Another new entry in The Kitchen’s portfolio is Israeli alternative protein producer YEAP, which is looking at natural yeast proteins for application in the alternative meat industry. With the high nutritional values ​​of yeast proteins and its ability to optimize the flavor of meat, the startup plans to eventually sell its technology to other alternative meat manufacturers, including Beyond Meat and Impossible Foods, Zaidman said.

These companies join existing protein-focused startups Flying SpArk, a developer of insect-based protein sources, and Rilbite, which offers a ground meat alternative with an extremely short list of ingredients.

Zero Egg, the developer of a vegan egg substitute and also a holding company, last raised $ 5 million in Series A funding right after making its debut in the U.S. market. And award-winning company Yofix, a maker of vegan, soy-free, fermented plant-based prebiotic and probiotic alternatives, is already successfully sold in Israel under the brand name ONLY.

How the pandemic affected food technology

Thinking back to the pandemic, Zaidman thinks she has once again stressed the importance of an improved food supply and production chain.

Virus outbreaks in food factories, for example, “have shown that better automation of the food production process is essential,” Zaidman said, noting that The Kitchen’s portfolio startup, Deep Learning Robotics, has the potential. integrate robots into food manufacturing procedures.

Another startup in the portfolio, Bio-Fence, has also spotted new applications of its technology in the wake of the pandemic.

As a startup striving to produce antimicrobial and antiviral coatings, Bio-Fence has actively worked with The Kitchen in its development process and now sells its products to its customers. The startup plans to use its product in public spaces such as food factories, classrooms and public transportation to combat the remaining effects of the pandemic and prevent future viral outbreaks.

Israeli startup Inspecto, meanwhile, is developing a new portable nanoscale detector for contaminants in food, and Prevera is working on a new patented disinfection solution to remove microbial contaminations in water purification applications. , food and beverage production and packaging.

A focus on health and sustainability

“The pandemic is also drawing attention to the benefits of maintaining a healthy lifestyle for strengthening our immune system,” suggests Zaidman.

Other notable portfolio companies striving to provide healthier or more sustainable food include culinary startup ANINA, a developer of ready-to-cook meals made from ‘ugly’ products (to reduce food waste). ), healthy snack producer Torr FoodTech, Vanilla Vida, a technology-driven startup that helps grow vanilla more efficiently to increase yield and lower prices, Better Juice, the developer of a unique enzyme technology that reduces the calorie and sugar content of fruit juices and which recently raised $ 8 million in funding, and Amai Proteins (Amai means sweet in Japanese), a food tech startup that has developed a healthier sugar substitute made from protein.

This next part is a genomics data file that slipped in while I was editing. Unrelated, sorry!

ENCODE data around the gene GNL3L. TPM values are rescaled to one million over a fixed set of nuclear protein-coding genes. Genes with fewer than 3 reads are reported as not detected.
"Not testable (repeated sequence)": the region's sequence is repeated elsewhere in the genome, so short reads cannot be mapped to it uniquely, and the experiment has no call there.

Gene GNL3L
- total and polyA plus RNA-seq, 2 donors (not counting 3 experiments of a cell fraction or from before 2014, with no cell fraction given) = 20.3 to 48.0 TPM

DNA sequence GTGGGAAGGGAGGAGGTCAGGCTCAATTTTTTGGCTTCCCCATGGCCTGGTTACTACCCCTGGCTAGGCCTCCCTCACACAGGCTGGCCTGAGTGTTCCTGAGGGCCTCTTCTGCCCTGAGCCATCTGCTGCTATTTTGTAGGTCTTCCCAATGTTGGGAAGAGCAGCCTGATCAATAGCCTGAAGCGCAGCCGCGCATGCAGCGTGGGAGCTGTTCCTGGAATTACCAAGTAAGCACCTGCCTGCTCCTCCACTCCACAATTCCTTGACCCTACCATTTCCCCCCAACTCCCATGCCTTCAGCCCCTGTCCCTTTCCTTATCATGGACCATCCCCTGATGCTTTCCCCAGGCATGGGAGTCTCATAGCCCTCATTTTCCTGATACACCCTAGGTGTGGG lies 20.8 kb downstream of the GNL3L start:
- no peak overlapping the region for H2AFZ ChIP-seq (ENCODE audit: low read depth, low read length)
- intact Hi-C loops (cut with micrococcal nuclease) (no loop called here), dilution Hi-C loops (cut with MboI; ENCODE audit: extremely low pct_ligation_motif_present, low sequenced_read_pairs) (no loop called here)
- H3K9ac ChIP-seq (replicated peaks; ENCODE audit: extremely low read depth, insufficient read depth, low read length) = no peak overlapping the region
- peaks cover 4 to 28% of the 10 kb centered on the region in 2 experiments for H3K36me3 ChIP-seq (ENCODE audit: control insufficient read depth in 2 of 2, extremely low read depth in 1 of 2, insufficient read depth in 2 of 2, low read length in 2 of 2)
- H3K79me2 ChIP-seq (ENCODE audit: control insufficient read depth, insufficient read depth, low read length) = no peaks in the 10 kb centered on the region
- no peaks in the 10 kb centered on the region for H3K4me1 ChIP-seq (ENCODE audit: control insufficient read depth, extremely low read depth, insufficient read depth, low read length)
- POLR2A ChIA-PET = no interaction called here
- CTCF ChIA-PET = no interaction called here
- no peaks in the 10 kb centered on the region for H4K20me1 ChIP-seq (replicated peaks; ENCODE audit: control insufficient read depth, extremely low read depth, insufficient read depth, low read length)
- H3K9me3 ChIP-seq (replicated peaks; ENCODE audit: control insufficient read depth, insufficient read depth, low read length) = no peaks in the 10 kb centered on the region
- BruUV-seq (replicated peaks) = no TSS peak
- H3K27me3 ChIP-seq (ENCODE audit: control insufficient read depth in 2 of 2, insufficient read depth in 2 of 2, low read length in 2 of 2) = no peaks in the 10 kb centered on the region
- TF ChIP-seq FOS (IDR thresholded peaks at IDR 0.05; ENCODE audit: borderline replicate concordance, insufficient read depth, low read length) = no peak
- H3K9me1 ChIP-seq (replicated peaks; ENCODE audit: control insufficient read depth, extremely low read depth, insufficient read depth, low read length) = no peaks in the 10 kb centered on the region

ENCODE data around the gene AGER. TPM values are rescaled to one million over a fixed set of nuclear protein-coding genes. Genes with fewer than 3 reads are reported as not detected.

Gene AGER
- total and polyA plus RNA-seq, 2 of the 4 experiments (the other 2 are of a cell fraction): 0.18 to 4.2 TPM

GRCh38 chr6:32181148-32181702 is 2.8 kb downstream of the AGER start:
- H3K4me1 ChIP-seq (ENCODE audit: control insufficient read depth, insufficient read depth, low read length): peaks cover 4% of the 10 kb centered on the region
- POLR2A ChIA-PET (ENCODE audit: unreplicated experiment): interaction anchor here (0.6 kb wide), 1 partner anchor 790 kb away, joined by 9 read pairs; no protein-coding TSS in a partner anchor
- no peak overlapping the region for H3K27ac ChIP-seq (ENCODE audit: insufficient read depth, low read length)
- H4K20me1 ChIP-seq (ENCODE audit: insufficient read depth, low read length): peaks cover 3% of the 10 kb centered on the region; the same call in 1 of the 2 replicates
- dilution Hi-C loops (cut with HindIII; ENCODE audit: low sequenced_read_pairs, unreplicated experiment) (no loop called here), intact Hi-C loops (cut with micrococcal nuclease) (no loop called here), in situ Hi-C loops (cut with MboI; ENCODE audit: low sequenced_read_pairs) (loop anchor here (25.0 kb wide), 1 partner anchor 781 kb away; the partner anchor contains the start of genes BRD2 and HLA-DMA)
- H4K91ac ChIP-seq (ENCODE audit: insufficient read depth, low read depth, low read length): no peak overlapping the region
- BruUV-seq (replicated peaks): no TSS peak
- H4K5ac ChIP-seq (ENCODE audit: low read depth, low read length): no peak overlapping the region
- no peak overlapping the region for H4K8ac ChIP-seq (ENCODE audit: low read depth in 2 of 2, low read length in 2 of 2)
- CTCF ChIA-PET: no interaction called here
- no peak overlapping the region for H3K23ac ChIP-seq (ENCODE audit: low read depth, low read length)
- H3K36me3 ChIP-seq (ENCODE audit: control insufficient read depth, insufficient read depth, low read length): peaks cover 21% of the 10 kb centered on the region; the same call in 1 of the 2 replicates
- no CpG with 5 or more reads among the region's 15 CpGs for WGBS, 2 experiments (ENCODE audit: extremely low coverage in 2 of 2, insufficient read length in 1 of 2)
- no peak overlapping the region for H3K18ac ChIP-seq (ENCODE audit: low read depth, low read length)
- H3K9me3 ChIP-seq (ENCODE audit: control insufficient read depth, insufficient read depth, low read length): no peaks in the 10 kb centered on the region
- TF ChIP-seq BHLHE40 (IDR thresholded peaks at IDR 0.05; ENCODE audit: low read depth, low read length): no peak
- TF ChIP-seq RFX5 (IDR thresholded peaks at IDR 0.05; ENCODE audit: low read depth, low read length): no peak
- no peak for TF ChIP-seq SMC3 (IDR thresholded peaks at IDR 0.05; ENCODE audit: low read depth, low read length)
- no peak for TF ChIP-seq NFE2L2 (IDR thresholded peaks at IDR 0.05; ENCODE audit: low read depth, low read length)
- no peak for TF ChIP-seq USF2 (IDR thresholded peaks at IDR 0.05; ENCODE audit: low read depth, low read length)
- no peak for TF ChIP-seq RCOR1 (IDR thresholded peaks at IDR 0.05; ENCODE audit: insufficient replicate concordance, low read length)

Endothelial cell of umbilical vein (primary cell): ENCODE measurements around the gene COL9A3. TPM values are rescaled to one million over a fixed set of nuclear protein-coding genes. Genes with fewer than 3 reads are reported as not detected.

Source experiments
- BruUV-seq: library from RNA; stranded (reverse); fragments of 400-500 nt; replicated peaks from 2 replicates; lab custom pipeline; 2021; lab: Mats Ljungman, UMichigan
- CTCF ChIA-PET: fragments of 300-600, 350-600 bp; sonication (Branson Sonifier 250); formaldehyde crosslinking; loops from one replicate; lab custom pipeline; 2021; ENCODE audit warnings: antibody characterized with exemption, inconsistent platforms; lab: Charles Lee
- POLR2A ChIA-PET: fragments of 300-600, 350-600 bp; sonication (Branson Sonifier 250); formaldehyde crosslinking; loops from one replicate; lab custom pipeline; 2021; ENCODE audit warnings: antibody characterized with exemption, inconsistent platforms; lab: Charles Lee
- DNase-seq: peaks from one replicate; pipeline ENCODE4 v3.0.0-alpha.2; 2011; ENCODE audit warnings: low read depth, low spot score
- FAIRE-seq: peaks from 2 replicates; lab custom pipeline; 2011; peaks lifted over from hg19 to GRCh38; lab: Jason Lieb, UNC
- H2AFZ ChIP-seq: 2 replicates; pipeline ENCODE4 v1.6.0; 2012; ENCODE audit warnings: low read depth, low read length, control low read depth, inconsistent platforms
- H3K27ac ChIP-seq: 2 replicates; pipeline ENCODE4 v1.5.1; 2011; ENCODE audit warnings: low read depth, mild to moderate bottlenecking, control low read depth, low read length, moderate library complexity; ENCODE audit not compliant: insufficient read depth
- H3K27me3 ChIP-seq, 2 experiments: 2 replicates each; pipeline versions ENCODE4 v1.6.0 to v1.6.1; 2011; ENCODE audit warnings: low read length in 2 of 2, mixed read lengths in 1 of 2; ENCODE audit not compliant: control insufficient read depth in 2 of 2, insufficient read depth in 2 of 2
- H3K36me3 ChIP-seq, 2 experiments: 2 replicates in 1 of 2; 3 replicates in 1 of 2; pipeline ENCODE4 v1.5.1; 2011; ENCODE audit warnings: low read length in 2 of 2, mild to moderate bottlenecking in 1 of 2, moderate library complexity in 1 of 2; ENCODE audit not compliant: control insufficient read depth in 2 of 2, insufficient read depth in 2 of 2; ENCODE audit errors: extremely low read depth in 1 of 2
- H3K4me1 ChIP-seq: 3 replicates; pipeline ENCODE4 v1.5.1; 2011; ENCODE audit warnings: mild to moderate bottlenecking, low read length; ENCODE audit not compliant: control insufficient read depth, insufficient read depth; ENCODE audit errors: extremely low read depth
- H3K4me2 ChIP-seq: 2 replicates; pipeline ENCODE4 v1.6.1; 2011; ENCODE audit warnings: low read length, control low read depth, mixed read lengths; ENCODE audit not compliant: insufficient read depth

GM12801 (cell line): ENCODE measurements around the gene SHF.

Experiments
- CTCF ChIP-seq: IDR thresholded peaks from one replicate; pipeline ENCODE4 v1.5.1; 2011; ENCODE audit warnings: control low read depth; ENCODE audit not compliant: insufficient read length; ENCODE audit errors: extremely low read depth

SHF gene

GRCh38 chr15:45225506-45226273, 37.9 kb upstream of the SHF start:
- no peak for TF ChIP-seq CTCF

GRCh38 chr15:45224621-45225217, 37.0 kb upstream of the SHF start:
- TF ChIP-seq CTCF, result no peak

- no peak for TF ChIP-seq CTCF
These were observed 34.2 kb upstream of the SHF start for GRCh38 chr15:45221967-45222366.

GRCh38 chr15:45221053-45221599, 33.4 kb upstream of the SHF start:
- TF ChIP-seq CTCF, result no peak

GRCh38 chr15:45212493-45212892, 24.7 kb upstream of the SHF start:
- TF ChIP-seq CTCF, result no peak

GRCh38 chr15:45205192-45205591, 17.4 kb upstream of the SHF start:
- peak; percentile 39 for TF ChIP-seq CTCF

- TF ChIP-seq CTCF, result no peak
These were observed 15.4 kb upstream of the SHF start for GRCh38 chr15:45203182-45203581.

Fruit juices and fruit smoothies.  illustrative.  Courtesy
Fruit juices and fruit smoothies. illustrative. Courtesy

SEE ALSO: Israeli Food Tech Startup Amai Proteins Replaces Sugar With Healthy, Sweet Protein

Zaidman concludes that The Kitchen will continue to invest in and support the most innovative and disruptive food technology startups in Israel that tackle the biggest challenges in the areas of environmental sustainability, food security, healthier food options and of efficient food manufacturing.

“There’s a lot to do in the food value chain, and we believe innovative tech startups would provide us with the best candidates to make an impact and disrupt the food industry,” he says. “Together, we will provide solutions for consumers who can count on more sustainable, safe and reliable food systems. “

The Kitchen is also currently collaborating with Givaudan, a Swiss multinational manufacturer of flavors, fragrances and cosmetic ingredients, to launch a call for startups in the field of natural food ingredients with a focus on energy, sleep , gut health and immunity.

The initiative would equip the selected startups with both The Kitchen’s professional team and Givaudan’s global experts and stakeholders to grow their network. Startups will also have the opportunity to co-develop and market their solutions with Givaudan and gain rapid entry into the Swiss / EU market.

Companies are looking for early stage startups working on natural and sustainable food ingredients and processes, and solutions with disruptive ideas that would have a positive impact on consumers and the environment.